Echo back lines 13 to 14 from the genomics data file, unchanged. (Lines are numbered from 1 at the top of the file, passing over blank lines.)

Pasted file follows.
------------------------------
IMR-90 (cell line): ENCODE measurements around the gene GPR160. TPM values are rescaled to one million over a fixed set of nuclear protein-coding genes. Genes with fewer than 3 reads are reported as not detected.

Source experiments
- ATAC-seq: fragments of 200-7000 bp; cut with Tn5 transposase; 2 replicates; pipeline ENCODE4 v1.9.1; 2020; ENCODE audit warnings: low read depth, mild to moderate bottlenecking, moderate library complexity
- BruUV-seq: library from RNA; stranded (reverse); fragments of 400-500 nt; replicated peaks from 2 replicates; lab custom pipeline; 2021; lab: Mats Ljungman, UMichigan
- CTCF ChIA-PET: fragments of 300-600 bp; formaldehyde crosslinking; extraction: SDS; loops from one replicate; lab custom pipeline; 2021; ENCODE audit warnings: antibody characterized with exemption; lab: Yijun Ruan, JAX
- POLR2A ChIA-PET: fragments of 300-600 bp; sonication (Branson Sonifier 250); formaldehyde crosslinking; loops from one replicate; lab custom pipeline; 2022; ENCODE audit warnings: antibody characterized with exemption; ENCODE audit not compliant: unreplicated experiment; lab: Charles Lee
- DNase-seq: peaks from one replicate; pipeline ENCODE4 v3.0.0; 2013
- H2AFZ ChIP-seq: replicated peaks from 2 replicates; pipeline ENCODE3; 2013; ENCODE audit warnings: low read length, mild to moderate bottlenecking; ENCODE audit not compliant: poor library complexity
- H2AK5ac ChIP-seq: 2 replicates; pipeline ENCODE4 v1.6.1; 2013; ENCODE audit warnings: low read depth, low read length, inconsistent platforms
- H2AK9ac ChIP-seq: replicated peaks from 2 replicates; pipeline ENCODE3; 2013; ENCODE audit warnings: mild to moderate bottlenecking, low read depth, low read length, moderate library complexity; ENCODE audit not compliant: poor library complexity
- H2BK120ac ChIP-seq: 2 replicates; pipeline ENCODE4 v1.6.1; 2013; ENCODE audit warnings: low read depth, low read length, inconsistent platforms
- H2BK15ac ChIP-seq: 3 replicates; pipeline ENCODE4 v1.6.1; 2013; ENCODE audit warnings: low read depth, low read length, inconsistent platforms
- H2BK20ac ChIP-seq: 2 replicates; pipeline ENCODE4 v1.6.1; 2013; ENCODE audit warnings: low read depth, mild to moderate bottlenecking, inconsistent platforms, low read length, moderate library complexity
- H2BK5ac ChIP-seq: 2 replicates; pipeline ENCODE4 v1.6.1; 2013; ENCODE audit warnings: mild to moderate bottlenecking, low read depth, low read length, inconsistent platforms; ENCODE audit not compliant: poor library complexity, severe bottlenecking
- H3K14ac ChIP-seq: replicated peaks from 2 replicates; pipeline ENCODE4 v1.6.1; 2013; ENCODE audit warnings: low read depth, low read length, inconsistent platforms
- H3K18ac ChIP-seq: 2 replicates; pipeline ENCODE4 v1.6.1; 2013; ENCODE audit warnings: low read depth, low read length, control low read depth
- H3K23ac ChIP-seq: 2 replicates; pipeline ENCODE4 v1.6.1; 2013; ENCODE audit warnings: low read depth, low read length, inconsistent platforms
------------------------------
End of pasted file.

- H2BK20ac ChIP-seq: 2 replicates; pipeline ENCODE4 v1.6.1; 2013; ENCODE audit warnings: low read depth, mild to moderate bottlenecking, inconsistent platforms, low read length, moderate library complexity
- H2BK5ac ChIP-seq: 2 replicates; pipeline ENCODE4 v1.6.1; 2013; ENCODE audit warnings: mild to moderate bottlenecking, low read depth, low read length, inconsistent platforms; ENCODE audit not compliant: poor library complexity, severe bottlenecking